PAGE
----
Political activism is an important thing, being able to criticise and speak out about those that are in powerful positions is also super important, and most of all, the ability to call politicians obscenities is a right we all hold close to our hearts.
So, a judge ruling that political activist Danny Lim didn’t really do anything wrong when he wore a sign a few years ago that may or may not have called Tony Abbott a cunt is a big win for everyone.
Back in 2015, the sandwich-board wielding political warrior stood outside Edgecliff station with a sign that read “Peace Smile, People can Change, Tony You Can’t”. However, the trickster had constructed it in such a way that the ‘a’ appeared upside down, and more resembled a ‘u’.
A judge last year reckoned that while it was obviously a play on words, it was still offensive to the general public and Lim had to pay a $500 fine, which crowd-funding helped cover.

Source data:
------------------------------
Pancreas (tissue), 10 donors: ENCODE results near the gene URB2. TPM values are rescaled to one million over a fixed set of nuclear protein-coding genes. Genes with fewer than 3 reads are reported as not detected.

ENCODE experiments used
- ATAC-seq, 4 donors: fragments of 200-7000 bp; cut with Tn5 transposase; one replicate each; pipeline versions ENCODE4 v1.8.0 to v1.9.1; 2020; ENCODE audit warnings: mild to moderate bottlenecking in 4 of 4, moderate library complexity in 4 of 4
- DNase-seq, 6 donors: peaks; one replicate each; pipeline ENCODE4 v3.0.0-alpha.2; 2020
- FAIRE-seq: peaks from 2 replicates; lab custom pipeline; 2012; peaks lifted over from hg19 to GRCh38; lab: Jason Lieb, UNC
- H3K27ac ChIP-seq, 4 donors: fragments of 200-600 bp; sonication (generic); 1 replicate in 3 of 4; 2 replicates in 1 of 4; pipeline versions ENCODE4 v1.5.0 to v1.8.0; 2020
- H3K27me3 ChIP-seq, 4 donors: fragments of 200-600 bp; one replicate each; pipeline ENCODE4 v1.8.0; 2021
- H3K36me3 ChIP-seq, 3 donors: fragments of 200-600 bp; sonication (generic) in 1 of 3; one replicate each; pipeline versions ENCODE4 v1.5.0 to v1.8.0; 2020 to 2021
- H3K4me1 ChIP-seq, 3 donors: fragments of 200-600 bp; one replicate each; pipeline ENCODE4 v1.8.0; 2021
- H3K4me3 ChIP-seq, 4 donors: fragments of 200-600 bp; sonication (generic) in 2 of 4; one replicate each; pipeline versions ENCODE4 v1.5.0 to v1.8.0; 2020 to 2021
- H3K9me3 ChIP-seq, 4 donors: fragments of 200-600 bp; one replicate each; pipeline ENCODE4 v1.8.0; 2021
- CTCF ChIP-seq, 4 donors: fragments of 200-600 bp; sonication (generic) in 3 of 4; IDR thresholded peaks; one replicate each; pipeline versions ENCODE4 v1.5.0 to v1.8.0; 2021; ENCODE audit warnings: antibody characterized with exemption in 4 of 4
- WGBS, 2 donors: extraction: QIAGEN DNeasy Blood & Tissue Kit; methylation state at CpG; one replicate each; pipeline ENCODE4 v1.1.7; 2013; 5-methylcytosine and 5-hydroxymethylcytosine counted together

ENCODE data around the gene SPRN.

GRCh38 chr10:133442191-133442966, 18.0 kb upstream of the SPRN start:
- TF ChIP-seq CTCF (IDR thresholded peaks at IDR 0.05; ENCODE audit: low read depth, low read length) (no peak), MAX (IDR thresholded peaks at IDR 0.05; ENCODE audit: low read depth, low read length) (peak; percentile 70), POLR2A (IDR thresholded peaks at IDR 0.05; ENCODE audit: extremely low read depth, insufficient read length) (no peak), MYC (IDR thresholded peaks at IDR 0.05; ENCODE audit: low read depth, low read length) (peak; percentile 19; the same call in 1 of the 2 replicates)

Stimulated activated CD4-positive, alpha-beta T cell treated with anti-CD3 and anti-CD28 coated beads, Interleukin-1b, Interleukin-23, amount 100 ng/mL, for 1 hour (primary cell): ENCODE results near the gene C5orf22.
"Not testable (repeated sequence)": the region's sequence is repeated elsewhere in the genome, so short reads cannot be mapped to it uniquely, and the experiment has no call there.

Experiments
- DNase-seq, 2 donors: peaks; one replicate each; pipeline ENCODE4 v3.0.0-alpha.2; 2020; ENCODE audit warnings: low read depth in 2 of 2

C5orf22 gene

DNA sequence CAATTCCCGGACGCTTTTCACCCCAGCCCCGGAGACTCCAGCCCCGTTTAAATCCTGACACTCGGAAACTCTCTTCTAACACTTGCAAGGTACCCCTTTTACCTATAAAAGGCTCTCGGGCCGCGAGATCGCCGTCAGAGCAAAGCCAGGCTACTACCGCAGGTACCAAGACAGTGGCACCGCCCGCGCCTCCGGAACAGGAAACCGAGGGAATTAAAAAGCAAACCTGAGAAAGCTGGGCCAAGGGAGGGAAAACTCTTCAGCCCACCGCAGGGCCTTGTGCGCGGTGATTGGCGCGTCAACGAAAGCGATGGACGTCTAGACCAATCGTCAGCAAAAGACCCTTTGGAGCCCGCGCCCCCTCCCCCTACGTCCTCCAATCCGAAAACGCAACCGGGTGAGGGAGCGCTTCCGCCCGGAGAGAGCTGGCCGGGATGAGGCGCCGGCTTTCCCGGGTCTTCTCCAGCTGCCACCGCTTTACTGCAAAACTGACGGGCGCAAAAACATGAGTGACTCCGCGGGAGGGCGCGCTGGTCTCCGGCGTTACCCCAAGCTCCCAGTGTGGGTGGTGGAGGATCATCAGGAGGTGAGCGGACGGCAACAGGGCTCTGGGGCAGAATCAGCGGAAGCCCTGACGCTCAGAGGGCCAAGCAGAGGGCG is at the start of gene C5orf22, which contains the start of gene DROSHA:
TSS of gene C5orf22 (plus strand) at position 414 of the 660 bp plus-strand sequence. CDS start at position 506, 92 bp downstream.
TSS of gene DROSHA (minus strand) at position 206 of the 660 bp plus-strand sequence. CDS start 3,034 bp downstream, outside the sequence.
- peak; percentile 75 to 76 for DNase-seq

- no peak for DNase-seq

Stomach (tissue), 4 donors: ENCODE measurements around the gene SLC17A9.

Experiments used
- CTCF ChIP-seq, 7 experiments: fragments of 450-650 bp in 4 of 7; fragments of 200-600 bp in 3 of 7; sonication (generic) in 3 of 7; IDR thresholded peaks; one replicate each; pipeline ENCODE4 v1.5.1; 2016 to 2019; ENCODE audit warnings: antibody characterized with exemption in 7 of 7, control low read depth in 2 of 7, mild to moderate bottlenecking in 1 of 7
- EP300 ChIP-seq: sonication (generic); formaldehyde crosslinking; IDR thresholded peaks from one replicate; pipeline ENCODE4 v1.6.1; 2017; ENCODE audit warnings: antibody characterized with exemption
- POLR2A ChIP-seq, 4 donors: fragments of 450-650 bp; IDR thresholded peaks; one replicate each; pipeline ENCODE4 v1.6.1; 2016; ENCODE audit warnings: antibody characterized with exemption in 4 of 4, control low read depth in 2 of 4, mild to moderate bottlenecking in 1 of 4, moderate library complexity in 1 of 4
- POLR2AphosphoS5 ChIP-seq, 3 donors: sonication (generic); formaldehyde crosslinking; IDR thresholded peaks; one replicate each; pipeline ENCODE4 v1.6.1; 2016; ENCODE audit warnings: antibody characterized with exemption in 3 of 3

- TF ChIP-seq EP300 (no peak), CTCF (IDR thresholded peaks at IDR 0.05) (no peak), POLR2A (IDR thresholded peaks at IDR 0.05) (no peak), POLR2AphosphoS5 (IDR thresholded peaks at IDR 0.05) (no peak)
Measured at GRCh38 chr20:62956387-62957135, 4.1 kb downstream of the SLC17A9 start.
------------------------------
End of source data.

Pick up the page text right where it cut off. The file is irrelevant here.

Just recently, NSW District Court Judge Andrew Scotting overturned the original decision, adding that the wording alone didn’t make it offensive behaviour.
“While the conduct was inappropriate and in poor taste, I am not satisfied beyond reasonable doubt it was offensive. The front of the sandwich board was capable of being construed as being clever or light hearted while also capable of being read as the word ‘can’t’. The language used was clearly a play on words,” he said.
He drew on Shakespeare’s use of the word and the fact that it’s already way less offensive in Australia than other speaking countries.
He went on to say:
“This is an essential and accepted part of any democracy. That criticism can often extend to personal denigration or perhaps even ridicule, but still maintain its essential character as political comment.
“There is no reason to conclude that the prime minister, as the leader of the federal government, should be treated any differently to any other person who holds or seeks political office.”
Sounds about right, ‘Straya cunt.
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